Stockholm and Sweden, in general, are places that both have a great eye for style and fashion as well as a big heart and a desire to support causes, which makes things better for people. These two things come together in the amazing social enterprise We Unite Design, who are aiming to promote sustainability, the re-use of materials and trying to spark change in the way young people view and interact with furniture.
Their founder Lina Lagerback believes passionately that if you give young people a stake in the space they occupy, then they will treat their surroundings better and will become driven to create improved environments for learning, playing and growing. The idea is that by giving young people agency, they will take care of the furniture in classrooms and common rooms, which all too often become broken and worn down. Lagerback grew tired of hearing that resources did not exist to replace broken items.
“There are resources everywhere, it just depends on where you look,” she noted.
Lagerback grew up in a very design-focused family, telling us: “My dad’s an industrial designer and my mum had a weaving studio during my early years. Shape, colour, patterns, textures, function and use have been important things.”
She continued: “The mantra in my family always has been to do it yourself, I’ve learned how to use tools, paint, hang wallpaper, tile, lay floors and build secret tree houses from leftovers.” Thus, she saw potential in creating and piloting a social enterprise that would provide young people with the chance to learn about these things.
We Unite Design works with municipalities and schools, aiming to revamp and give a new lease on life to a variety of spaces – ranging from libraries to classrooms to whole sections of schools. The idea behind the work that they do is encompassed in a statement on their website, “Rum som förändrar,” meaning, “rooms which change”.
This principle is something that goes through all of their work and Lagerback explained the idea behind this statement, noting that it goes beyond just visual change, though that is important. “Studies show that if we change the room together with the people that use the room, we not only make change visual to the eye, we also make change within the person who takes part”.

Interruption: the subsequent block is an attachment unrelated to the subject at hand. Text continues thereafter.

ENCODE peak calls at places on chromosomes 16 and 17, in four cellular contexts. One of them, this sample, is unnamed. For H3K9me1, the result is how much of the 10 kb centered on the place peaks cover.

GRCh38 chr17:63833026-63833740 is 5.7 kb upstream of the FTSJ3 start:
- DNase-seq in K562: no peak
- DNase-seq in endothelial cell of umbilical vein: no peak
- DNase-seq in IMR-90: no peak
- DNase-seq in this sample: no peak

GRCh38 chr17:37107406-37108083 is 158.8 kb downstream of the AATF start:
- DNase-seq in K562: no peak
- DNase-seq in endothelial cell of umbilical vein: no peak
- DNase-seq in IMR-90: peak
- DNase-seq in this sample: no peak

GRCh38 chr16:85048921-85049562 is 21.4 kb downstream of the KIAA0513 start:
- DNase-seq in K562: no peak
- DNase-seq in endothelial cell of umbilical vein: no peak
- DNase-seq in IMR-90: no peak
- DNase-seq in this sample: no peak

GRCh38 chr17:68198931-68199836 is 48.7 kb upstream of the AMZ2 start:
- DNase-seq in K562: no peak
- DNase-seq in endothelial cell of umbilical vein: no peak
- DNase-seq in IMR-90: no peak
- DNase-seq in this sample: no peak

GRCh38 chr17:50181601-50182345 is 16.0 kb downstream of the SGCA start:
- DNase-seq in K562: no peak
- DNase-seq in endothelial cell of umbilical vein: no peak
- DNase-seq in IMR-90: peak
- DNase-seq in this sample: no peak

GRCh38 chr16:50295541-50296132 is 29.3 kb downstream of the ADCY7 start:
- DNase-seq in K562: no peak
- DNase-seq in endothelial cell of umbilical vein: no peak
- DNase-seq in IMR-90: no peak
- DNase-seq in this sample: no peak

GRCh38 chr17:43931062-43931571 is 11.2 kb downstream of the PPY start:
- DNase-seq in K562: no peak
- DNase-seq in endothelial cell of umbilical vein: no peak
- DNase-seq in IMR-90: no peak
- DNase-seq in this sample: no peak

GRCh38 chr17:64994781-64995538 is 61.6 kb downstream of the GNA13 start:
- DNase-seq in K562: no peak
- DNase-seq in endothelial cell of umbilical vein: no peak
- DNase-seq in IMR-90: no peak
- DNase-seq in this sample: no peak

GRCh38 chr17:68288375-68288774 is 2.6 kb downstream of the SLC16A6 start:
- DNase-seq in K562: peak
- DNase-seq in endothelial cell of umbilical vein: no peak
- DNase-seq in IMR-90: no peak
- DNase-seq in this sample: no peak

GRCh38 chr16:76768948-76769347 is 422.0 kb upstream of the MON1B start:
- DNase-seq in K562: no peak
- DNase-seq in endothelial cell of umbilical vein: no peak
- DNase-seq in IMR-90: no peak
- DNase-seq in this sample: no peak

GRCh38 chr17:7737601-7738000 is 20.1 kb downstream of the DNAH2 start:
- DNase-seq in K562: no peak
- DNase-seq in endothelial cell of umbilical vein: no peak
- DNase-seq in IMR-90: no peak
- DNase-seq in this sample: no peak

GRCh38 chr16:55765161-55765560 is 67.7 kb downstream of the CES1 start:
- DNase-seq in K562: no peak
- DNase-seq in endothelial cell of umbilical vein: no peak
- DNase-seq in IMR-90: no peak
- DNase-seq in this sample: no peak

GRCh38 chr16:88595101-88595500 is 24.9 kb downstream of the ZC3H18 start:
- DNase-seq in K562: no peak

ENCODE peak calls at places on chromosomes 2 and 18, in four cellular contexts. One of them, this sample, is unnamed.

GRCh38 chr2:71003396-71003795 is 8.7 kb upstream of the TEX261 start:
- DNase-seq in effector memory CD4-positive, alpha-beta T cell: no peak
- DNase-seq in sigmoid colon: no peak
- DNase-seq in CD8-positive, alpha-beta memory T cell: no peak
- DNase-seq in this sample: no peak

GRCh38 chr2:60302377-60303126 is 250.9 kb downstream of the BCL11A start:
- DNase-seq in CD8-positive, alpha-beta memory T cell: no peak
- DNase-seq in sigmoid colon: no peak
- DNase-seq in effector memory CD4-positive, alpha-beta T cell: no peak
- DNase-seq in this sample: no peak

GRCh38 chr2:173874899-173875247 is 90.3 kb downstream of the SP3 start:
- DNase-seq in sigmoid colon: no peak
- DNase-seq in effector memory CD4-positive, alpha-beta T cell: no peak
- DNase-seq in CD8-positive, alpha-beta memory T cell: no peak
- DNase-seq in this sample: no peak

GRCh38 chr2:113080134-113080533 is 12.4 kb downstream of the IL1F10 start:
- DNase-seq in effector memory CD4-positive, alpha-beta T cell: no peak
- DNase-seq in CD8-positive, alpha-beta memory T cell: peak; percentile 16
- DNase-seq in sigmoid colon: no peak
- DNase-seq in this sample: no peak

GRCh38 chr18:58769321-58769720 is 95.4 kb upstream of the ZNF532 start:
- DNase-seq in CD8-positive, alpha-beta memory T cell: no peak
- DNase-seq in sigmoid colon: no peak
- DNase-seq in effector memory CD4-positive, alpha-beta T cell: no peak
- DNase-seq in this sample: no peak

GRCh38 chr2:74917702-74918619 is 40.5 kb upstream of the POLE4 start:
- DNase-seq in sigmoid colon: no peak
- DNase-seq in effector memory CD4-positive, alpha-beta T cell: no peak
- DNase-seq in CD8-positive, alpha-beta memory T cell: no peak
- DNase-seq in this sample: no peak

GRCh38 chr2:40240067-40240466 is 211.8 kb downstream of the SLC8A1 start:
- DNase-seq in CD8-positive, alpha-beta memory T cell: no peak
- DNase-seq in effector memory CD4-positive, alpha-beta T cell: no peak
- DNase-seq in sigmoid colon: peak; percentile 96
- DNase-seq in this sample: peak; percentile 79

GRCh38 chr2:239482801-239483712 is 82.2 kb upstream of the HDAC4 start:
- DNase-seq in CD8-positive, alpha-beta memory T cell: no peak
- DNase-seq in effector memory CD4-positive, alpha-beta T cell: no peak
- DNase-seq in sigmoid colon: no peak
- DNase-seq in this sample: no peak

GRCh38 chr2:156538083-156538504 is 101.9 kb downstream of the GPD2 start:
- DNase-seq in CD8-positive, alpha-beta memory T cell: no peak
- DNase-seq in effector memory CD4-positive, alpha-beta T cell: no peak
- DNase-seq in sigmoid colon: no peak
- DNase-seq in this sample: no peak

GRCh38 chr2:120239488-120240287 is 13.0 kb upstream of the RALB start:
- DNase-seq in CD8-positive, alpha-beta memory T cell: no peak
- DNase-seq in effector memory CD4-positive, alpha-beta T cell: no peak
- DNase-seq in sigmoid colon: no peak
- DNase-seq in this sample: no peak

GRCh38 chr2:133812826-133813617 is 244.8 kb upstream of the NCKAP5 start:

This is at the centre of what We Unite Design do, they don’t want to come in and dictate changes. Rather, they want to work with the young people for whom the rooms are so important. She says that they always think about: “What signals does it send to the person occupied in that room? What signals do we want to send? And how do we want a person to feel being in that room?”
They include young people in a variety of ways and for a variety of reasons: “It’s about understanding and solving a problem or challenge and creating a possibility.” Suddenly a room with a broken table or a damaged chair becomes a chance for change and for young people to create something.
This means, as Lagerback put it, that the “meaning dimension and the activity dimension” combine. Suddenly the furniture means something to them as it is something they have worked on and something they have seen come into creation. This leads to “the sustainability aspect becoming stronger”. As a result, the life cycle of the room and the items in there increases.
Lagerback stated that giving children this opportunity not only reduces the chances of furniture getting broken, it also, “builds on the child’s self-esteem,” as suddenly the room belongs to them and has their hard work displayed there.
Rum som förändrar also encompasses the idea of changing the way young people see the materials that go into making things they take for granted, from tables and chairs to televisions and games consoles. Beyond just altering the interior of spaces, Lagerback talks to young people about recycling materials, about creating sustainable furniture and about the idea of fixing things rather than buying new items.
A great deal of the furniture and other things that go into the rooms We Unite Design work on are upcycled, meaning they take donated items and then the children work with the We Unite Design team to make them beautiful and even better than when they were new.
They are working towards meeting a number of the UN’s goals on sustainability as well as helping young people to understand why we need to treasure what we already have and why fixing things can be much more rewarding, and better for the environment, than just buying new items.
Each of their projects is beautifully described on their website, which goes into depth about the idea behind it, about how they kept it as environmentally friendly as possible and who it was done for.
When pressed, Largerback cannot pick a favourite project as she loves them all.
“They are all my favourites, but in different ways,” she said. “One project can be on the favourite list because (of) how it aesthetically turned out and another can be on the list because of the children or young people I worked with.”
She has seen so many great examples of young people who begin the project feeling reticent and unsure but as they grow into it see their ideas, and their confidence, blossom. As Lagerback explained: ”They are clever, they know what they want and we grow and learn together.”
We Unite Design has managed to combine creating beautiful spaces with boosting children’s and young people’s self-esteem and sense of control – a powerful and interesting combination.
The future looks bright, with Lagerback hoping that they will expand their work in Sweden before looking internationally.
She feels that “Sweden can’t be the only country to have these issues where fully functional ‘waste’ is being thrown away…and where the system needs to work more with child participation.”
She stressed: “It’s all about collaboration, we cannot do this alone.”
It will be fascinating to follow their work and, hopefully, they will bless more spaces with their unique touch and great eye for style.